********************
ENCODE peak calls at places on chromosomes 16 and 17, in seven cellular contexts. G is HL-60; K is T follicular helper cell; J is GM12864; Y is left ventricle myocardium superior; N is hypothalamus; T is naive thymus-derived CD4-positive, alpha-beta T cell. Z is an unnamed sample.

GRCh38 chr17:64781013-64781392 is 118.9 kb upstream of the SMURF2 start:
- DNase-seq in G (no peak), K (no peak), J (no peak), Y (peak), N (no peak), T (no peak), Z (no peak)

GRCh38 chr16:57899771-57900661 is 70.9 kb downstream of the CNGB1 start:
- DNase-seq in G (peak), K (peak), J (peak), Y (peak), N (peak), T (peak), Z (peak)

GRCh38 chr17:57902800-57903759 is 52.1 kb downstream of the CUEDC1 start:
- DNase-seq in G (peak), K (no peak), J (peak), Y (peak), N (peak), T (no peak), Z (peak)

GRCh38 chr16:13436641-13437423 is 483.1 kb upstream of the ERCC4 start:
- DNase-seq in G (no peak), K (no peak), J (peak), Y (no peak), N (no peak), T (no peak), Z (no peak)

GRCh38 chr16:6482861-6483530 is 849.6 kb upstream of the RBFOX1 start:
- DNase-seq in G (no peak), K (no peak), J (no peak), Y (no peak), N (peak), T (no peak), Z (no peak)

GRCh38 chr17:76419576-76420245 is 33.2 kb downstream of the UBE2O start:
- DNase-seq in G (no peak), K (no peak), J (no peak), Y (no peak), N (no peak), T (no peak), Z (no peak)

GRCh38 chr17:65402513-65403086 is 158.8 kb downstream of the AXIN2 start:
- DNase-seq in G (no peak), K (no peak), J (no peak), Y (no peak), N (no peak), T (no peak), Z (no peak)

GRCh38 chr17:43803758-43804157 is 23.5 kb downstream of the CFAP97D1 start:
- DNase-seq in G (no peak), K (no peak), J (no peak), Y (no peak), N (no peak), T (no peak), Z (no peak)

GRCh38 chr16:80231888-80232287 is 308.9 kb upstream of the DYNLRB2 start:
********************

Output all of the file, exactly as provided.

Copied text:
ENCODE peak calls at places on chromosomes 16 and 17, in seven cellular contexts. G is HL-60; K is T follicular helper cell; J is GM12864; Y is left ventricle myocardium superior; N is hypothalamus; T is naive thymus-derived CD4-positive, alpha-beta T cell. Z is an unnamed sample.

GRCh38 chr17:64781013-64781392 is 118.9 kb upstream of the SMURF2 start:
- DNase-seq in G (no peak), K (no peak), J (no peak), Y (peak), N (no peak), T (no peak), Z (no peak)

GRCh38 chr16:57899771-57900661 is 70.9 kb downstream of the CNGB1 start:
- DNase-seq in G (peak), K (peak), J (peak), Y (peak), N (peak), T (peak), Z (peak)

GRCh38 chr17:57902800-57903759 is 52.1 kb downstream of the CUEDC1 start:
- DNase-seq in G (peak), K (no peak), J (peak), Y (peak), N (peak), T (no peak), Z (peak)

GRCh38 chr16:13436641-13437423 is 483.1 kb upstream of the ERCC4 start:
- DNase-seq in G (no peak), K (no peak), J (peak), Y (no peak), N (no peak), T (no peak), Z (no peak)

GRCh38 chr16:6482861-6483530 is 849.6 kb upstream of the RBFOX1 start:
- DNase-seq in G (no peak), K (no peak), J (no peak), Y (no peak), N (peak), T (no peak), Z (no peak)

GRCh38 chr17:76419576-76420245 is 33.2 kb downstream of the UBE2O start:
- DNase-seq in G (no peak), K (no peak), J (no peak), Y (no peak), N (no peak), T (no peak), Z (no peak)

GRCh38 chr17:65402513-65403086 is 158.8 kb downstream of the AXIN2 start:
- DNase-seq in G (no peak), K (no peak), J (no peak), Y (no peak), N (no peak), T (no peak), Z (no peak)

GRCh38 chr17:43803758-43804157 is 23.5 kb downstream of the CFAP97D1 start:
- DNase-seq in G (no peak), K (no peak), J (no peak), Y (no peak), N (no peak), T (no peak), Z (no peak)

GRCh38 chr16:80231888-80232287 is 308.9 kb upstream of the DYNLRB2 start: